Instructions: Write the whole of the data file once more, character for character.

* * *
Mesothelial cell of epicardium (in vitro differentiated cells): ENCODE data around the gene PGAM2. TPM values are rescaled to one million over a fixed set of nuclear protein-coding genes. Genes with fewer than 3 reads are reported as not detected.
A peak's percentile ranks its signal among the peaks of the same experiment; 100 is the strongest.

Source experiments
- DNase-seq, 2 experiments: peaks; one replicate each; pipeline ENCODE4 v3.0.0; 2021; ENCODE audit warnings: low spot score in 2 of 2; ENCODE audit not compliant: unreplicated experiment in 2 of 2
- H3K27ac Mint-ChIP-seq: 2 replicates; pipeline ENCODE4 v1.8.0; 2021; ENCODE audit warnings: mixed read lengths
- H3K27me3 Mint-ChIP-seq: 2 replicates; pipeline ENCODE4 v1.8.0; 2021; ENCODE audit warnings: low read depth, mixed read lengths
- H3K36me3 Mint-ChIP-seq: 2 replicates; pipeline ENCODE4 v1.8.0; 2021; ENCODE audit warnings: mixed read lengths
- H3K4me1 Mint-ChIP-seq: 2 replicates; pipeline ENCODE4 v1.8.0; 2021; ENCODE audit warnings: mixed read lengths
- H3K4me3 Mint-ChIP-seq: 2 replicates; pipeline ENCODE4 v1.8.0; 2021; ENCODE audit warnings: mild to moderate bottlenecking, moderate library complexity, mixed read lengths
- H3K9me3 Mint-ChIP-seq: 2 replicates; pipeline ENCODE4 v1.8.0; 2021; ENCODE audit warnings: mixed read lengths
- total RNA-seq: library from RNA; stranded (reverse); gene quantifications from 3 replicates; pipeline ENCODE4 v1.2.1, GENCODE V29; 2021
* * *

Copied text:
Mesothelial cell of epicardium (in vitro differentiated cells): ENCODE data around the gene PGAM2. TPM values are rescaled to one million over a fixed set of nuclear protein-coding genes. Genes with fewer than 3 reads are reported as not detected.
A peak's percentile ranks its signal among the peaks of the same experiment; 100 is the strongest.

Source experiments
- DNase-seq, 2 experiments: peaks; one replicate each; pipeline ENCODE4 v3.0.0; 2021; ENCODE audit warnings: low spot score in 2 of 2; ENCODE audit not compliant: unreplicated experiment in 2 of 2
- H3K27ac Mint-ChIP-seq: 2 replicates; pipeline ENCODE4 v1.8.0; 2021; ENCODE audit warnings: mixed read lengths
- H3K27me3 Mint-ChIP-seq: 2 replicates; pipeline ENCODE4 v1.8.0; 2021; ENCODE audit warnings: low read depth, mixed read lengths
- H3K36me3 Mint-ChIP-seq: 2 replicates; pipeline ENCODE4 v1.8.0; 2021; ENCODE audit warnings: mixed read lengths
- H3K4me1 Mint-ChIP-seq: 2 replicates; pipeline ENCODE4 v1.8.0; 2021; ENCODE audit warnings: mixed read lengths
- H3K4me3 Mint-ChIP-seq: 2 replicates; pipeline ENCODE4 v1.8.0; 2021; ENCODE audit warnings: mild to moderate bottlenecking, moderate library complexity, mixed read lengths
- H3K9me3 Mint-ChIP-seq: 2 replicates; pipeline ENCODE4 v1.8.0; 2021; ENCODE audit warnings: mixed read lengths
- total RNA-seq: library from RNA; stranded (reverse); gene quantifications from 3 replicates; pipeline ENCODE4 v1.2.1, GENCODE V29; 2021